The chilly temperatures have led to an unusual invasion in a neighborhood in Minneapolis of around a hundred pairs of disembodied frozen pants.
The mastermind behind the artistic display, Tom Grotting, 64, says that temperatures need to get down to at least 0 degrees Fahrenheit for the pants to stay in place. This week, he’s in luck – the wind chill in Minneapolis went down to 55 degrees below Fahrenheit on Wednesday, and the air temperature was as low as 29 degrees below Fahrenheit.
Grotting, the co-owner of digital equipment company Digital Pictures, Inc., says that he came up with the idea to freeze the pants during another Arctic blast about 6 years ago.
When the temperature gets this cold, Grotting says, “Life doesn’t exactly stop but it sort of slows down. When it lasts a couple days you can go stir crazy, so your mind thinks of things to do.”
He says that he suspects some of the inspiration came from his childhood. His parents used to hang clothes outside to dry, and he always found it entertaining to see them freeze in funny shapes.
When he first got the idea he had hoped to embarrass his children, who he says were at “eye-rolling age.” His daughter, Ava (now 19) was “just mortified,” Grotting says, but his son, Cole (now 22) took to the idea. Now that Cole is away at college, he has started setting up his own display of frozen pants.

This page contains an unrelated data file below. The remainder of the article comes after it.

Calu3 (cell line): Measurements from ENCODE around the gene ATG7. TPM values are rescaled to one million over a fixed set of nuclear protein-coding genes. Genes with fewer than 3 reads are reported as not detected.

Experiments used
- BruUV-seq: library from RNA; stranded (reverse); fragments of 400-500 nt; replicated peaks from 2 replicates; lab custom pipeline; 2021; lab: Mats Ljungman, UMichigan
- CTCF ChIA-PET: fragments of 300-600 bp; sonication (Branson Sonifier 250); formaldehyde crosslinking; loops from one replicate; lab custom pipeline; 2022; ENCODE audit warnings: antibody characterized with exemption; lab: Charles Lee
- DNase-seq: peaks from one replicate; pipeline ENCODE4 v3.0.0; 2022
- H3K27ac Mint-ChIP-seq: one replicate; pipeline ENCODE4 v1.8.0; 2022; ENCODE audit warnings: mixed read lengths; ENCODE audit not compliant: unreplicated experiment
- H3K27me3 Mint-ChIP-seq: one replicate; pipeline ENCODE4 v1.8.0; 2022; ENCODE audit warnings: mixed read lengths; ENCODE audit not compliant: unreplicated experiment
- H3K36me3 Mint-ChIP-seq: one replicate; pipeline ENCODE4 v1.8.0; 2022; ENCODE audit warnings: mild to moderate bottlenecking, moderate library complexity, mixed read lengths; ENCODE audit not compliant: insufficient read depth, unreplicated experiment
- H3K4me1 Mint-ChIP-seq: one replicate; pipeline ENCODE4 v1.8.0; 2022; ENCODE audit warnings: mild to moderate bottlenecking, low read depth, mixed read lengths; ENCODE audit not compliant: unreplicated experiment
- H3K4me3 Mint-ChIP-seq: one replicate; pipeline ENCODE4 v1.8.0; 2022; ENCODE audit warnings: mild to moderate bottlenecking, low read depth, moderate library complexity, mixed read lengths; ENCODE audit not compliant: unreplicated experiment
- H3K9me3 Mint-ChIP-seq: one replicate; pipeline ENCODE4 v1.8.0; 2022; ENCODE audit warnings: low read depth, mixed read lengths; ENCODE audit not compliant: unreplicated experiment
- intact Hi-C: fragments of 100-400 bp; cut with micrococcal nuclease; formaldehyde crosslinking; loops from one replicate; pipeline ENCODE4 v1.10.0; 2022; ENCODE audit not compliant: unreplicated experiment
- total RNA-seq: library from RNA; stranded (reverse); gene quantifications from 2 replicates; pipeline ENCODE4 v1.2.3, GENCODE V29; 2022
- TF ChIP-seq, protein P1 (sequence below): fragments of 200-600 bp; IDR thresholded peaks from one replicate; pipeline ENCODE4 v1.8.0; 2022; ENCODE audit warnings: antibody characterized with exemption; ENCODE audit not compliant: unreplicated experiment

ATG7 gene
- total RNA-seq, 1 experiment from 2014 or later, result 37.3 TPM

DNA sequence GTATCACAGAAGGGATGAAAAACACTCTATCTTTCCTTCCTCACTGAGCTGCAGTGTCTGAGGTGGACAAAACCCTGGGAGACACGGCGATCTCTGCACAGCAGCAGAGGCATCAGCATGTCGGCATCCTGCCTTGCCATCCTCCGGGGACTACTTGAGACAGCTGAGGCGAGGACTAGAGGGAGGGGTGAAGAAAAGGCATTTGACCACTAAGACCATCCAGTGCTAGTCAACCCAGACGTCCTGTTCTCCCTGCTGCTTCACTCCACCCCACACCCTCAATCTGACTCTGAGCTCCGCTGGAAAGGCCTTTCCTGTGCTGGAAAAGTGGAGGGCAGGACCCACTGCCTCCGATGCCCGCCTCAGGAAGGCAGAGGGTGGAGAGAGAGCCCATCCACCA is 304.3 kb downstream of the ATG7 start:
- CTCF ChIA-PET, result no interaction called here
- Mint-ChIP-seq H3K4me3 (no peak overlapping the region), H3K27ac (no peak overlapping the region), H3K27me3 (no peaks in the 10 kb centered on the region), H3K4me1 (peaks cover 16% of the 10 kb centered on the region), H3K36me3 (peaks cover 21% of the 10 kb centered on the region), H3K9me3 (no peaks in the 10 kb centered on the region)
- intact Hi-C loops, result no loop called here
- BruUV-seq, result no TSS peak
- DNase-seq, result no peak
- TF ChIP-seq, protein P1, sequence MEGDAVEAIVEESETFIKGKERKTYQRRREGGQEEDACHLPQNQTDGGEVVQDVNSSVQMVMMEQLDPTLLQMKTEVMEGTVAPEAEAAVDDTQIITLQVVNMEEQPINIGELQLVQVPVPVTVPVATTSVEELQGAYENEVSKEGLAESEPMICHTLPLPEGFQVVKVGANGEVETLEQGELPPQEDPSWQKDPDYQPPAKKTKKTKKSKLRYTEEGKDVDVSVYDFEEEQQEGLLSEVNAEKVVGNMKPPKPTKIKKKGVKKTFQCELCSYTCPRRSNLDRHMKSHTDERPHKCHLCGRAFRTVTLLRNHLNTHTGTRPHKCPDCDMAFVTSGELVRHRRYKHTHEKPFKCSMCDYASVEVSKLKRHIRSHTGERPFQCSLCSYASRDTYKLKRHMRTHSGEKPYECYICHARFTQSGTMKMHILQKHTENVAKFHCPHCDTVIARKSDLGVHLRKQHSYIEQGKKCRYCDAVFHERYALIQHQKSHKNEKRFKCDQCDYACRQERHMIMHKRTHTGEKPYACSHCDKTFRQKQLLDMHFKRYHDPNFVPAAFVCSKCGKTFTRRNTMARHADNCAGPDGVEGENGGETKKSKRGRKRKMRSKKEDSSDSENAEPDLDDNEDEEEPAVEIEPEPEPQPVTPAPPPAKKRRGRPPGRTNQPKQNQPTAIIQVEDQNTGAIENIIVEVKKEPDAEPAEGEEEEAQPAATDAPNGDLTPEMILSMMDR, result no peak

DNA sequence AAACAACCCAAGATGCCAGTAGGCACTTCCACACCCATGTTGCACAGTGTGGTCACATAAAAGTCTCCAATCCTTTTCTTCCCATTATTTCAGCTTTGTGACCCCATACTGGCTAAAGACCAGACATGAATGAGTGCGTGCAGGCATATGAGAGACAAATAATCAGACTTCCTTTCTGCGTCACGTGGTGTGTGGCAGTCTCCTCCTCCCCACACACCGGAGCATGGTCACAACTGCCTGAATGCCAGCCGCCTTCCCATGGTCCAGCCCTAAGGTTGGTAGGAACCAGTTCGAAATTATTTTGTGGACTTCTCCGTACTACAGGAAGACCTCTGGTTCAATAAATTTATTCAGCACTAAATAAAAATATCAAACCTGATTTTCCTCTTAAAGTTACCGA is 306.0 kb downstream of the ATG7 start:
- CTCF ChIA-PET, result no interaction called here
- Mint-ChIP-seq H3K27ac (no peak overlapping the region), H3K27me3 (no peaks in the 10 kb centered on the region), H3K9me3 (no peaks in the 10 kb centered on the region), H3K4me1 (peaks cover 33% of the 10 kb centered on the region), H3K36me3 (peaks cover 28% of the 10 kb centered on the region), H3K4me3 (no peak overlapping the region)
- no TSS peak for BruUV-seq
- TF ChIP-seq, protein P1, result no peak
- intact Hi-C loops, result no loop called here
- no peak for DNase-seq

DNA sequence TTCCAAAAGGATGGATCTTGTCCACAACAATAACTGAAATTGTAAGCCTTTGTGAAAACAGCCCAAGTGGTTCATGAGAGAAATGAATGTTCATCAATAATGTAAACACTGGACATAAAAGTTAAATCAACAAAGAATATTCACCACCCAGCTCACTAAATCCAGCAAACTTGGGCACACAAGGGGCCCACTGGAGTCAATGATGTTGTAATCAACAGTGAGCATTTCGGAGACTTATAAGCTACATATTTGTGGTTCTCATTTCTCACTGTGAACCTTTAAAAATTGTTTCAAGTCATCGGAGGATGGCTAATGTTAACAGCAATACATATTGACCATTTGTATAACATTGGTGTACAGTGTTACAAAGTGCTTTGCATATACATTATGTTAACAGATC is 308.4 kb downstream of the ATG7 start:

For the past two years, many of Grotting’s neighbors have started putting out their own pants. The hashtag #frozenpants has started to pop up on Facebook and Twitter as his neighbors – and other Minnesotans – create their own pants art.
Grotting says that he’s honed his skills over the last few years. To protect his own pants, he buys size 54 men’s jeans from the dollar store. This year, he also froze a tuxedo that had belonged to his college roommate.
“It doesn’t quite hold the water like the jeans,” Grotting says.
Corrected: Jan. 31
The original version of this story misstated the name of Tom Grotting’s company. It is Digital Pictures, Inc., not Digital Creations.
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